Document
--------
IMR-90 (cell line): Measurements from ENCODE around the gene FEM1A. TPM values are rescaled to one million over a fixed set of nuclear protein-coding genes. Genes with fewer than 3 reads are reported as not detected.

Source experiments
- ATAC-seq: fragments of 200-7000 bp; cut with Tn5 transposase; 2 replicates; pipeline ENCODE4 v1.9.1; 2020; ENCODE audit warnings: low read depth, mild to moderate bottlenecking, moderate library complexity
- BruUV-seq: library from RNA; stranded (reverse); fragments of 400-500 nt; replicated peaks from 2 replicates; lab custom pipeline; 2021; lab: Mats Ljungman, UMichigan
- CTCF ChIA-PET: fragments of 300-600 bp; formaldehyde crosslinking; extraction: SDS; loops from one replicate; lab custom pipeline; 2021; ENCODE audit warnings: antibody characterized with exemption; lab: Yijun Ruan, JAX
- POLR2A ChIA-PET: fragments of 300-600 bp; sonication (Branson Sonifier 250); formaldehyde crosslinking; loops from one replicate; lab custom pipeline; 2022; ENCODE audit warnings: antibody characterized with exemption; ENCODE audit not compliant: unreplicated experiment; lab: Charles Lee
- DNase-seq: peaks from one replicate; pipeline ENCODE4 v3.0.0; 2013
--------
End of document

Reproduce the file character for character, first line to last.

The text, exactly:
IMR-90 (cell line): Measurements from ENCODE around the gene FEM1A. TPM values are rescaled to one million over a fixed set of nuclear protein-coding genes. Genes with fewer than 3 reads are reported as not detected.

Source experiments
- ATAC-seq: fragments of 200-7000 bp; cut with Tn5 transposase; 2 replicates; pipeline ENCODE4 v1.9.1; 2020; ENCODE audit warnings: low read depth, mild to moderate bottlenecking, moderate library complexity
- BruUV-seq: library from RNA; stranded (reverse); fragments of 400-500 nt; replicated peaks from 2 replicates; lab custom pipeline; 2021; lab: Mats Ljungman, UMichigan
- CTCF ChIA-PET: fragments of 300-600 bp; formaldehyde crosslinking; extraction: SDS; loops from one replicate; lab custom pipeline; 2021; ENCODE audit warnings: antibody characterized with exemption; lab: Yijun Ruan, JAX
- POLR2A ChIA-PET: fragments of 300-600 bp; sonication (Branson Sonifier 250); formaldehyde crosslinking; loops from one replicate; lab custom pipeline; 2022; ENCODE audit warnings: antibody characterized with exemption; ENCODE audit not compliant: unreplicated experiment; lab: Charles Lee
- DNase-seq: peaks from one replicate; pipeline ENCODE4 v3.0.0; 2013